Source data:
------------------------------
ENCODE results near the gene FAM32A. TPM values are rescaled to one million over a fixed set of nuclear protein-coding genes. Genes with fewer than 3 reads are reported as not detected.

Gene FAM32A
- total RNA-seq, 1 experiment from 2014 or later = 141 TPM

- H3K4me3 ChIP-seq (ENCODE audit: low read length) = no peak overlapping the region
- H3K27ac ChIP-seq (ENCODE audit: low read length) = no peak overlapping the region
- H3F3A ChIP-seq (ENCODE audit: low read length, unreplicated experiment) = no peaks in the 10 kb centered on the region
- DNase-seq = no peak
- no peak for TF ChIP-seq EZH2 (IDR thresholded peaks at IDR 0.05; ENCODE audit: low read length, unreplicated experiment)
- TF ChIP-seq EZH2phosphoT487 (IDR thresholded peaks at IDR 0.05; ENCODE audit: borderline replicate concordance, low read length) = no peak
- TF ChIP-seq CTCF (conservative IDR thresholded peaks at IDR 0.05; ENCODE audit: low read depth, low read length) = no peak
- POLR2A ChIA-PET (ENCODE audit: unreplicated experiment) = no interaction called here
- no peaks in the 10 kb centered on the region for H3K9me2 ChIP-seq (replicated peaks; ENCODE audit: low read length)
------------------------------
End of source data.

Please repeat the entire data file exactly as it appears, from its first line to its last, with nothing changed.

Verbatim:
ENCODE results near the gene FAM32A. TPM values are rescaled to one million over a fixed set of nuclear protein-coding genes. Genes with fewer than 3 reads are reported as not detected.

Gene FAM32A
- total RNA-seq, 1 experiment from 2014 or later = 141 TPM

- H3K4me3 ChIP-seq (ENCODE audit: low read length) = no peak overlapping the region
- H3K27ac ChIP-seq (ENCODE audit: low read length) = no peak overlapping the region
- H3F3A ChIP-seq (ENCODE audit: low read length, unreplicated experiment) = no peaks in the 10 kb centered on the region
- DNase-seq = no peak
- no peak for TF ChIP-seq EZH2 (IDR thresholded peaks at IDR 0.05; ENCODE audit: low read length, unreplicated experiment)
- TF ChIP-seq EZH2phosphoT487 (IDR thresholded peaks at IDR 0.05; ENCODE audit: borderline replicate concordance, low read length) = no peak
- TF ChIP-seq CTCF (conservative IDR thresholded peaks at IDR 0.05; ENCODE audit: low read depth, low read length) = no peak
- POLR2A ChIA-PET (ENCODE audit: unreplicated experiment) = no interaction called here
- no peaks in the 10 kb centered on the region for H3K9me2 ChIP-seq (replicated peaks; ENCODE audit: low read length)